Advocacy principles and core priorities

Photo credit, Michal Dubrawski, via Flickr, Creative Commons license

Photo credit, Michal Dubrawski, via Flickr, Creative Commons license

One of the first items of business, when I’m working with a new nonprofit organization around advocacy capacity-building, is to talk through their advocacy principles.

In our work, principles come before the development of an advocacy agenda. In some cases, they replace an agenda altogether, providing the general guideposts that organizations need to navigate decisions in an advocacy context, without pretending that we can predict today the circumstances we’ll face tomorrow, or how we’ll make those trade-offs once we get there.

We talk through how the organization’s core values translate into an advocacy context. We discuss their preferences in public policy development. We discuss how having advocacy principles not only helps the organization stay true to its greatest goods in the event of conflict, but also serves as protection against the intrusive interests of others, by providing some parameters about the types of issues the organization does not take on, in addition to those that it does.

In my experience, organizational mission statements are often too broad to serve this purpose; they tend to be statements that absolutely no one could disagree with, but also that fail to really distinguish one organization from another (aren’t we all interested in ‘strengthening families’, really?).

What we need are guides that help us decide between two goods (Do we prioritize money for prevention or for rapid response? Do we emphasize children’s services or community-level interventions?) or, more often in a policy world, two rather poor compromises (Are we going to put more energy into fighting the repeal of the Earned Income Tax Credit or drug-testing in TANF?).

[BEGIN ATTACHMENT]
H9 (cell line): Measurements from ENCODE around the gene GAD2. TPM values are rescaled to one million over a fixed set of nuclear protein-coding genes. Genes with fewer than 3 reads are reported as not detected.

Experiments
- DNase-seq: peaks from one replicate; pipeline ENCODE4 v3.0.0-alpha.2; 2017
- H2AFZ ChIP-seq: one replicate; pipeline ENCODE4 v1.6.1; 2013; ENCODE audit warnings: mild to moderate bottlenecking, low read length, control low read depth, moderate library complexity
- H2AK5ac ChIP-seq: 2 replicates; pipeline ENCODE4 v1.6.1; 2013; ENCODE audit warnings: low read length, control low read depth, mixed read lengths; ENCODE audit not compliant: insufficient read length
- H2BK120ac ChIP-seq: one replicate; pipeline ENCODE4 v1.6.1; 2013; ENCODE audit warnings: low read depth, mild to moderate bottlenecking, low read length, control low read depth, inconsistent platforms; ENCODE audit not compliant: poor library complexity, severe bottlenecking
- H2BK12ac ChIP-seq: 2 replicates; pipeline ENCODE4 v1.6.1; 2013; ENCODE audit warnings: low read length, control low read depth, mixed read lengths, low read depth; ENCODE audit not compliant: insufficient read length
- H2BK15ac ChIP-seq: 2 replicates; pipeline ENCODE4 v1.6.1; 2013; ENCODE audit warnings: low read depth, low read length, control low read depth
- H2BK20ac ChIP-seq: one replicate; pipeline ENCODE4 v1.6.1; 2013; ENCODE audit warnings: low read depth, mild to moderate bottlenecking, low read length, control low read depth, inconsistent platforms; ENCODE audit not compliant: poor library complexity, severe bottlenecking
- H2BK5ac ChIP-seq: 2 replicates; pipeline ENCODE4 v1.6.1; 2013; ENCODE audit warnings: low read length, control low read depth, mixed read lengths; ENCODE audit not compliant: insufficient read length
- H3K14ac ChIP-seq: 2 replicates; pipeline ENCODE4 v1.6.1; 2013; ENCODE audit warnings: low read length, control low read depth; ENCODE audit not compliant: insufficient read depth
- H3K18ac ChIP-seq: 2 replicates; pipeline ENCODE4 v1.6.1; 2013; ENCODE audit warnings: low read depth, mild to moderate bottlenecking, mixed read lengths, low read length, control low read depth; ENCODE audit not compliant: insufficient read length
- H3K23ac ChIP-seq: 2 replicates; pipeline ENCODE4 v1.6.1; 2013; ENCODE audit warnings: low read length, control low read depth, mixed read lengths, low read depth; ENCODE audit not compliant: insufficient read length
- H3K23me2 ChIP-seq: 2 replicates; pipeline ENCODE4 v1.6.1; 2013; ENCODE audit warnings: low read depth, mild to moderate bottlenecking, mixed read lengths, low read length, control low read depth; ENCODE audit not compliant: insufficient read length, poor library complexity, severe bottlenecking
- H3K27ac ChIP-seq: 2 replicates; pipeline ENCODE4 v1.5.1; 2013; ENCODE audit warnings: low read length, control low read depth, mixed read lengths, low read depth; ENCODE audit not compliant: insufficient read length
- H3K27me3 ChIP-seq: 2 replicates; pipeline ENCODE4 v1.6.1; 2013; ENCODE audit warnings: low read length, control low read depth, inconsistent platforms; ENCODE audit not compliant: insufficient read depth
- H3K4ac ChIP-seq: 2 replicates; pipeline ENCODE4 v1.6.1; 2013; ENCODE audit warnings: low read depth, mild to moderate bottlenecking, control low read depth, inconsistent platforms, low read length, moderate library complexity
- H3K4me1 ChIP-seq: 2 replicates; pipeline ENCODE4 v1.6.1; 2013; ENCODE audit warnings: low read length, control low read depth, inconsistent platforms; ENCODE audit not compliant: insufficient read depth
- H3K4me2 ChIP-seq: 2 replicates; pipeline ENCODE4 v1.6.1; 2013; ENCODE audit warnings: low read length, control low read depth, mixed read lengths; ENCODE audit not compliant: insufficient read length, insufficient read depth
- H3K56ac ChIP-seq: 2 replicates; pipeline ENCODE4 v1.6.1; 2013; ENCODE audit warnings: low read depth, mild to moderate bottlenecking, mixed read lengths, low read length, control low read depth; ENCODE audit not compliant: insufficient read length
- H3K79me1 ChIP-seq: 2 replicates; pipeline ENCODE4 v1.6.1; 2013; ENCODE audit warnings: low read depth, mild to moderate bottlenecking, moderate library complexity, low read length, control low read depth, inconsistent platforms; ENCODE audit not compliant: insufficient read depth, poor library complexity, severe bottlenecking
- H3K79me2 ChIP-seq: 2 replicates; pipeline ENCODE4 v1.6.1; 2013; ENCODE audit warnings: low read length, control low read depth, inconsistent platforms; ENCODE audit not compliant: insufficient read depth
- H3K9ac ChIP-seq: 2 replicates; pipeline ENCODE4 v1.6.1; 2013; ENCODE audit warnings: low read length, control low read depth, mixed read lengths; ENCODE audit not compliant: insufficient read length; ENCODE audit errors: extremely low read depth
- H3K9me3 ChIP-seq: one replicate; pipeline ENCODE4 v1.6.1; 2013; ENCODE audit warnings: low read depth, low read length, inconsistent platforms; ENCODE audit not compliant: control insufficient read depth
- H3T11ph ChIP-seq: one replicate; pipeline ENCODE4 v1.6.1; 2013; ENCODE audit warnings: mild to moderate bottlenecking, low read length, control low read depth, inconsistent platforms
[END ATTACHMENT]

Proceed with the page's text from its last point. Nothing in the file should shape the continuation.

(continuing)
Done correctly, these advocacy principles also help nonprofits to articulate why they have ‘ranked’ particular policy outcomes as they have, which is incredibly important as we endeavor to preserve relationships in the conflictual climate of policymaking.

They are navigational tools, important symbols of organizational culture and decision-making, and guideposts–not prescriptions–for helping leaders maneuver through difficult choices.

I particularly appreciated this description of core priorities, a similar context somewhat removed from the advocacy context, in Decisive: “guardrails that are wide enough to empower but narrow enough to guide” (185).

That’s what we’re aiming for, when we work through the often-laborious process of settling on advocacy principles as the starting point for our advocacy work.

And, like so many other exercises in ‘centering’ ourselves and clarifying our deepest purpose, once we get that right, the rest of our decisions are, while not ‘easy’, at least easier.

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